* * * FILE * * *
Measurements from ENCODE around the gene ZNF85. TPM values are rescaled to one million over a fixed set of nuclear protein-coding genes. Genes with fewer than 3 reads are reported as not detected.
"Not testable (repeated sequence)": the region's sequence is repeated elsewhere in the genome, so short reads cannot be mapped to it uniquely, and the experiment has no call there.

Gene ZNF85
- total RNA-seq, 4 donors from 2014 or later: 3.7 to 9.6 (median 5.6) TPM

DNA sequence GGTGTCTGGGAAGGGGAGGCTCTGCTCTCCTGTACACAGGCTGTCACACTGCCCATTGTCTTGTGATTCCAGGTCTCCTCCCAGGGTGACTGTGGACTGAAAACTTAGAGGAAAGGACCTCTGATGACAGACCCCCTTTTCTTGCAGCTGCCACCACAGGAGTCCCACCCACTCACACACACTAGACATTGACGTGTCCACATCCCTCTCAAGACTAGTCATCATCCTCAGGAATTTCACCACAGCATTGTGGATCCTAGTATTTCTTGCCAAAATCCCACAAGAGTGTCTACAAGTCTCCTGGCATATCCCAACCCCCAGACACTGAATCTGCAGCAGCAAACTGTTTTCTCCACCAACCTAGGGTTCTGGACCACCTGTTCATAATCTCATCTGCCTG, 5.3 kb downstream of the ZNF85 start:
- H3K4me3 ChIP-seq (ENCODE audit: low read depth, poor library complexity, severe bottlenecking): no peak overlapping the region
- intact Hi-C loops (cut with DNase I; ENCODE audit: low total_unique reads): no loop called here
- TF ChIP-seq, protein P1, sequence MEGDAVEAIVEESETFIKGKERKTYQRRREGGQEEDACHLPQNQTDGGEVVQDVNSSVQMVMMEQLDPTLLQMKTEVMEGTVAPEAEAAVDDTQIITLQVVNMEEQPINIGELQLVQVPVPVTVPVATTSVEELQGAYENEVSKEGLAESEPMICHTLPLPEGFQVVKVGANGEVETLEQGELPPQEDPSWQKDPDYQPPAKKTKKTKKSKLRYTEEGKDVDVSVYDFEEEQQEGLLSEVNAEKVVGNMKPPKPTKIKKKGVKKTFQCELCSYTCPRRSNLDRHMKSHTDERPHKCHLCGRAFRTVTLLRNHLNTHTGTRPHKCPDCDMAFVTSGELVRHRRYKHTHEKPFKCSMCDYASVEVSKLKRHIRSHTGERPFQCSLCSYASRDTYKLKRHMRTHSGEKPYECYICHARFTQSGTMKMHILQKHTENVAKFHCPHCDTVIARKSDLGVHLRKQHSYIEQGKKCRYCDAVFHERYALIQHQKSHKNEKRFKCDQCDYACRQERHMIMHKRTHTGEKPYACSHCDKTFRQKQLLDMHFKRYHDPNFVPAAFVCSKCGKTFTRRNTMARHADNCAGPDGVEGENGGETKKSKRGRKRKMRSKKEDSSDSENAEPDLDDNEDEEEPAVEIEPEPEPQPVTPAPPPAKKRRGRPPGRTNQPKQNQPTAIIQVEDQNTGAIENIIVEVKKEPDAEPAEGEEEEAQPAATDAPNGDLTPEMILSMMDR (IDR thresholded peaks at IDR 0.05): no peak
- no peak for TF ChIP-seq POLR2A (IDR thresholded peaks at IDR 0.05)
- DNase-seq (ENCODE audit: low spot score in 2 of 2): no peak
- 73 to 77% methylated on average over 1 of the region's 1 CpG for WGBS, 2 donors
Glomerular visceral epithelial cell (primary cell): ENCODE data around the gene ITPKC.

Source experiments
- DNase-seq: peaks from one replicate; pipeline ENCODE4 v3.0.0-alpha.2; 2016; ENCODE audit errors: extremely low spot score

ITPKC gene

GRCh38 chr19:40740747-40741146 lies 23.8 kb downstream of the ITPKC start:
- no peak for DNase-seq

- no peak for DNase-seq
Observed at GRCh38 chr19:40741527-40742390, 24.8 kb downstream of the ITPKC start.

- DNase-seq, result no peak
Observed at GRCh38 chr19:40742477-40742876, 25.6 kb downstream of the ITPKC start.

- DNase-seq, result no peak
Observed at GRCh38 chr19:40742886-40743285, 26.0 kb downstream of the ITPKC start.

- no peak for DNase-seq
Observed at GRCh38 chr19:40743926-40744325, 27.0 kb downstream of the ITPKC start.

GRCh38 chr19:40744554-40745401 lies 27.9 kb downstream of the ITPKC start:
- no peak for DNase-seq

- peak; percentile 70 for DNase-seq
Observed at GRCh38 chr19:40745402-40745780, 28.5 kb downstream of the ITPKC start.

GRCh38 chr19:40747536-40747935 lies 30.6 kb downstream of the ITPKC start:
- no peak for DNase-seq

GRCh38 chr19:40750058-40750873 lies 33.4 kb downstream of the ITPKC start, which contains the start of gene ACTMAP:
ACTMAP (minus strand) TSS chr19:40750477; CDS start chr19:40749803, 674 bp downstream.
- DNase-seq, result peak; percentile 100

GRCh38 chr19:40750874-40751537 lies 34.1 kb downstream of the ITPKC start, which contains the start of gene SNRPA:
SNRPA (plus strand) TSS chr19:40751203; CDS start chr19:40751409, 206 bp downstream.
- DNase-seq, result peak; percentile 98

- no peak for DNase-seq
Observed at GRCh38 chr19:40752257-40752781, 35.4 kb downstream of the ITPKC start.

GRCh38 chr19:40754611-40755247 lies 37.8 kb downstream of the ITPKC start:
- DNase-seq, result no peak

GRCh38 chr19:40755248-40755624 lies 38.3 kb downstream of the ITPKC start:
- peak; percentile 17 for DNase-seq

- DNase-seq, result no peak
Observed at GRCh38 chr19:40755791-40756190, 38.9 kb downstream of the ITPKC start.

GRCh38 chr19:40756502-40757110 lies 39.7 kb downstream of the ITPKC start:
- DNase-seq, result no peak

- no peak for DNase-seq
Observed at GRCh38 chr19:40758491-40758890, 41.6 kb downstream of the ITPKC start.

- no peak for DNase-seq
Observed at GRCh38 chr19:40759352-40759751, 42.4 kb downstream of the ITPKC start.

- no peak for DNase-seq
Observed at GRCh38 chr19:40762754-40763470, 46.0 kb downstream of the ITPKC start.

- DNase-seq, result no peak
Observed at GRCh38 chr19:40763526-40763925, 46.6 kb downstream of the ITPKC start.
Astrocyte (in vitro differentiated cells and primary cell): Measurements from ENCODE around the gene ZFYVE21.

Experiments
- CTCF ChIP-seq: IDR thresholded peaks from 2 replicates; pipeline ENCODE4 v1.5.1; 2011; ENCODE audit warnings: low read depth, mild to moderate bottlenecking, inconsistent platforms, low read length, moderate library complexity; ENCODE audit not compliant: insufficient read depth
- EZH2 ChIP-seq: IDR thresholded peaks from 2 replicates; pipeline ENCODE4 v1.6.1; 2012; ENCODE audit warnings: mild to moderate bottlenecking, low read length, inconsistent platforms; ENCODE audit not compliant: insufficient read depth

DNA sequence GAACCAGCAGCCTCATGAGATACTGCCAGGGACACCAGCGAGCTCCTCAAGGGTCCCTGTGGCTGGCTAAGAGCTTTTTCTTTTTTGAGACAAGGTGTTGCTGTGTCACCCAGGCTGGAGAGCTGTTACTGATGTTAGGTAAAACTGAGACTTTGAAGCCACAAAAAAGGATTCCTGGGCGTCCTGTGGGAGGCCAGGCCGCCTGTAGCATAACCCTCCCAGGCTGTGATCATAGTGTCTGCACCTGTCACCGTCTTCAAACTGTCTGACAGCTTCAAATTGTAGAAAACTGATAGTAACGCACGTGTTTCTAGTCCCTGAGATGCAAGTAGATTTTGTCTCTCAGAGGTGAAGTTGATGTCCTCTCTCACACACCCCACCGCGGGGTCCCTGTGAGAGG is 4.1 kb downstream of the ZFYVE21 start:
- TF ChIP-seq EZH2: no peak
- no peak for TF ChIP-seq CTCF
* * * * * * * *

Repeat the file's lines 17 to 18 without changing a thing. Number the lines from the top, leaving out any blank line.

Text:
- no peak for DNase-seq

- no peak for DNase-seq